There’s nothing like sitting among the shredded wrapping paper, untied bows, and empty boxes that are the ravages of a successful Christmas morning. The cat swats excess paper around the living room and your little cousins make crowns out of the bows. But then comes mom, trash bag in hand, scooping all that packaging up to be taken to the landfill.
The fact is that as wonderful as the holidays may be, they produce an enormous amount of waste.
Between Thanksgiving and New Years Americans throw out 25% more garbage than during the rest of the year. The packaging we throw out is estimated to cost eleven billion dollars per year. Food waste is also a huge problem, with Americans in 2016 trashing approximately 204 million pounds of turkey over Thanksgiving.
So what can we do to fix that here at Bard?
Ever seen dumpsters full of books around campus? Book pages are a great source of recyclable wrapping material. Conventional wrapping paper can be difficult to recycle—although there are recyclable and biodegradable types—so getting creative with your wrapping material is a great way to reduce waste. Newspaper, comics, maps, old fabric, and other reused/recyclable materials are great alternatives.
Be careful about the types of conventional wrapping paper you recycle. Paper that is shiny or contains glitter generally can’t be recycled, but wrapping paper that is only made from paper sometimes can. Check with your local waste collection company to see if they accept wrapping paper.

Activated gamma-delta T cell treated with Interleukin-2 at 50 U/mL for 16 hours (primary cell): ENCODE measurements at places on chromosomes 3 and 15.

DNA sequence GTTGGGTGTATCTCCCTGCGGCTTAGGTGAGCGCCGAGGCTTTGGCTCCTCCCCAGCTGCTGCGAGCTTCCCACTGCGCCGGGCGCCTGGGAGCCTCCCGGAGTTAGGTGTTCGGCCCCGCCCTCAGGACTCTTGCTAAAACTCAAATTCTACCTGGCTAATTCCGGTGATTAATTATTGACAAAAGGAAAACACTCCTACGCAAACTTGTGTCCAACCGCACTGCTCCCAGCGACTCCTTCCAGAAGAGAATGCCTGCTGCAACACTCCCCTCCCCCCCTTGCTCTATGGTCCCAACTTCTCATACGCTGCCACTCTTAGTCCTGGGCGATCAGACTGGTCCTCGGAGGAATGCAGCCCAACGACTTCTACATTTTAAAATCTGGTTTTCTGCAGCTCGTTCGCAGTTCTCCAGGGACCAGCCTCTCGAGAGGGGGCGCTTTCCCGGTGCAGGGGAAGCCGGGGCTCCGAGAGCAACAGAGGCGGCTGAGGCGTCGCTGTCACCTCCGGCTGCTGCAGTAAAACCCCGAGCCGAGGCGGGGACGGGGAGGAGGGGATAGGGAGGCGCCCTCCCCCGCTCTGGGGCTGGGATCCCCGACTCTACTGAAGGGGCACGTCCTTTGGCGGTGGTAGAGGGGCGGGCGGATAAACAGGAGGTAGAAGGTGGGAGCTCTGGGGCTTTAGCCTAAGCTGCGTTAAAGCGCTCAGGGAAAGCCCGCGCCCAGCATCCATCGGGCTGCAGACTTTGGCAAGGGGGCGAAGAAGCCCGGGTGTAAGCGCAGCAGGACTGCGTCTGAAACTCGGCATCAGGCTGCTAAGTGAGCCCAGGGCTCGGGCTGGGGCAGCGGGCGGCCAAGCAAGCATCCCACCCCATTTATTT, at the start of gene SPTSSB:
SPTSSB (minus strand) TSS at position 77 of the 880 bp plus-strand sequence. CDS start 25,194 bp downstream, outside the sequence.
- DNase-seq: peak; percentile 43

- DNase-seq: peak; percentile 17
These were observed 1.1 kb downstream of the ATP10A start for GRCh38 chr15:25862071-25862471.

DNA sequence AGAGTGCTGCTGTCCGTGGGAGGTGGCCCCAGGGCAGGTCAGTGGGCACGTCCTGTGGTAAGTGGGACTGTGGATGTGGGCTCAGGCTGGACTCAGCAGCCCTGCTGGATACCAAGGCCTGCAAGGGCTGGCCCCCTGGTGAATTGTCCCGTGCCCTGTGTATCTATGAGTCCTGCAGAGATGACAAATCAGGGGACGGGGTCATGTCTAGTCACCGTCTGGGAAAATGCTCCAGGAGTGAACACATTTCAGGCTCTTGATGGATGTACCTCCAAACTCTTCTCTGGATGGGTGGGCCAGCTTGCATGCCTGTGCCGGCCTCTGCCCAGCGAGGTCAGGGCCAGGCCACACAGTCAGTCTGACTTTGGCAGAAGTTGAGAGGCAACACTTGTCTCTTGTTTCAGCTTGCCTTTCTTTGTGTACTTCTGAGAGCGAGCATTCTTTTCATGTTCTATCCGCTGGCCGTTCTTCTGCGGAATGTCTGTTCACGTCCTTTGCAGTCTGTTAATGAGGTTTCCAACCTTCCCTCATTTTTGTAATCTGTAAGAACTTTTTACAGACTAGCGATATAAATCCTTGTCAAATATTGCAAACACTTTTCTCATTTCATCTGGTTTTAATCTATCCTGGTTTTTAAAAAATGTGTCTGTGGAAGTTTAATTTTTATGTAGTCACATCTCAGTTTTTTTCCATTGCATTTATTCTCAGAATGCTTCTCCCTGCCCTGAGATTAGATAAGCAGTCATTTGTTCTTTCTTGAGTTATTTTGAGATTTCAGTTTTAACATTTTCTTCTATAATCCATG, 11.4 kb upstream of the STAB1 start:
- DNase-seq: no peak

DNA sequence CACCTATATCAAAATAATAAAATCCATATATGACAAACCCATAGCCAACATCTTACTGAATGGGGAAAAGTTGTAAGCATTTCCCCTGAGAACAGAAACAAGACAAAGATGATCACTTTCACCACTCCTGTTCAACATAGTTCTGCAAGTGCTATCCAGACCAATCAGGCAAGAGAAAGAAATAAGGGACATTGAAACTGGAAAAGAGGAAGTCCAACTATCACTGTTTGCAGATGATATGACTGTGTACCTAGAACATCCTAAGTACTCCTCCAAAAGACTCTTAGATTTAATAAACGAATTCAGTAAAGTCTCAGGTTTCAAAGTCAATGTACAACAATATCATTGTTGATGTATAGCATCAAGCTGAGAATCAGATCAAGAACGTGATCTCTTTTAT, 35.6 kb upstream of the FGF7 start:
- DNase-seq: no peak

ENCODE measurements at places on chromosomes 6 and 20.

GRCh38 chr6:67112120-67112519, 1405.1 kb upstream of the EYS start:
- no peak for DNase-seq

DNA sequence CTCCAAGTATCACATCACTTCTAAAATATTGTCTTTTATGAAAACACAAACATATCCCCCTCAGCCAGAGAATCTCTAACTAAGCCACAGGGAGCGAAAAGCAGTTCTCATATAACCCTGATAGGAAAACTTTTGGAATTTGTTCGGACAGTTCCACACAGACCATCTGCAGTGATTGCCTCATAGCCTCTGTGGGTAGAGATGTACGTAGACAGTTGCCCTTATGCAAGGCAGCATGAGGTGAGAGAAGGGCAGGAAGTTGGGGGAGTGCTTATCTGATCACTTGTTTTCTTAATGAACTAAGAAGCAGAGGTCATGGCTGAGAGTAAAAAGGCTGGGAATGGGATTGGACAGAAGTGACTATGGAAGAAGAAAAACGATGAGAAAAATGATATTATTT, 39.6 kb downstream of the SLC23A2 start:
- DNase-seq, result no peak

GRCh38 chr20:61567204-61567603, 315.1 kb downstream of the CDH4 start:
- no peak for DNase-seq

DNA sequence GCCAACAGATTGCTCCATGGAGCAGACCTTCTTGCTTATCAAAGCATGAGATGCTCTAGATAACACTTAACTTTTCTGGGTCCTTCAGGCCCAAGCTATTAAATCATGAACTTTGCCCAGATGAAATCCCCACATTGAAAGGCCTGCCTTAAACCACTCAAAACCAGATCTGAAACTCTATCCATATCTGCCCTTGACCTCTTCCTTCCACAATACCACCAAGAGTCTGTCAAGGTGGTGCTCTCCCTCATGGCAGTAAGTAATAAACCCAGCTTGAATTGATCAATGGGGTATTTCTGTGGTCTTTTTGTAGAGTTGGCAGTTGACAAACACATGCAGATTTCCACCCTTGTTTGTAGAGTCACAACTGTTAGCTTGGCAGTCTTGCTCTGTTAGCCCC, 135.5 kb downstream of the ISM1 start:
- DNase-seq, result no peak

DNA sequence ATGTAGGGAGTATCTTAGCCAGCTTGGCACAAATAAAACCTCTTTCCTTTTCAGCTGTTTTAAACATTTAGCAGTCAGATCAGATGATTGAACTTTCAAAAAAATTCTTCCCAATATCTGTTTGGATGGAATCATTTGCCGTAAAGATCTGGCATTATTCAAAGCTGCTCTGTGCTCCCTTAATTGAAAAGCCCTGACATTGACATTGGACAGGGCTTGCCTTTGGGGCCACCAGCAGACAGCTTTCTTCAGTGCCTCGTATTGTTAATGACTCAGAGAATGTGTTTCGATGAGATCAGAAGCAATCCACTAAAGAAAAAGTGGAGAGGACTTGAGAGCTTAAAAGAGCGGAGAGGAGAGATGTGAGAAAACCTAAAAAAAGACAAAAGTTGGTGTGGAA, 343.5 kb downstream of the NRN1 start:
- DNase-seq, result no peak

Cutting down trees is often viewed as a paradigm of anti-environmentalism, but in fact cutting down a live Christmas tree every year is more eco-friendly than buying a fake plastic tree. This is because Christmas trees tend to come from Christmas tree farms, and farmers plant several more trees for every one that is cut down.
Just make sure to recycle your tree when you’re done with it.
Recently the Bard Office of Sustainability ran a table at the craft fair where we sold upcycled gifts, from bowls made out of old records to i-Pad stands made from coat hangers and yarn. The gifts we weren’t able to sell are at the Freeuse store now, along with instructions on how to make your own if you’re interested. Freeuse is a great place to get second-hand clothes, household objects, material for crafts, and much more. Using items that have been used before rather than buying them new is an excellent way to reduce waste. Freeuse is located in the Kappa House garage and is open from 4 to 7pm Monday through Thursday and from 12 to 5pm on Friday and Sunday.
It’s important to think when making your Christmas list, do I really want this? Make sure the things you are asking for, whether they be clothes, toys, gadgets, or something else, are actually things you will use. Giving to thrift stores or charities is a great way to delay unwanted gifts from being thrown out, but making sure those items aren’t produced in the first place is even better.
And remember, you can be green without being a grinch!
By Ella McGrail
Class of 2021